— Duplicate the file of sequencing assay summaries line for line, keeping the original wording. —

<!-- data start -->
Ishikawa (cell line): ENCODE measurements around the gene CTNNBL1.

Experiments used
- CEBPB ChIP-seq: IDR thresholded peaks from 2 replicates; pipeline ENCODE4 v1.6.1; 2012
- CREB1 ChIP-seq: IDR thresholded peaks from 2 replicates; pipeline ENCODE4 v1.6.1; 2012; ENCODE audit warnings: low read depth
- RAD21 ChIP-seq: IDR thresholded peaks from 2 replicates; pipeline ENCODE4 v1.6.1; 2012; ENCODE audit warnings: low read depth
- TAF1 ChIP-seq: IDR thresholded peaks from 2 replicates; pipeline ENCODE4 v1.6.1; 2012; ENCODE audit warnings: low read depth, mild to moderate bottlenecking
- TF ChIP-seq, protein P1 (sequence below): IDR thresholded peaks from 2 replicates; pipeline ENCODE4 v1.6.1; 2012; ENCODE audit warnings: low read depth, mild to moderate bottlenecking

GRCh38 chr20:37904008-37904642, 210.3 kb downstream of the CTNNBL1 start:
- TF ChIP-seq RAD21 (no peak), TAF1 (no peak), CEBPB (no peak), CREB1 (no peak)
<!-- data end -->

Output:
Ishikawa (cell line): ENCODE measurements around the gene CTNNBL1.

Experiments used
- CEBPB ChIP-seq: IDR thresholded peaks from 2 replicates; pipeline ENCODE4 v1.6.1; 2012
- CREB1 ChIP-seq: IDR thresholded peaks from 2 replicates; pipeline ENCODE4 v1.6.1; 2012; ENCODE audit warnings: low read depth
- RAD21 ChIP-seq: IDR thresholded peaks from 2 replicates; pipeline ENCODE4 v1.6.1; 2012; ENCODE audit warnings: low read depth
- TAF1 ChIP-seq: IDR thresholded peaks from 2 replicates; pipeline ENCODE4 v1.6.1; 2012; ENCODE audit warnings: low read depth, mild to moderate bottlenecking
- TF ChIP-seq, protein P1 (sequence below): IDR thresholded peaks from 2 replicates; pipeline ENCODE4 v1.6.1; 2012; ENCODE audit warnings: low read depth, mild to moderate bottlenecking

GRCh38 chr20:37904008-37904642, 210.3 kb downstream of the CTNNBL1 start:
- TF ChIP-seq RAD21 (no peak), TAF1 (no peak), CEBPB (no peak), CREB1 (no peak)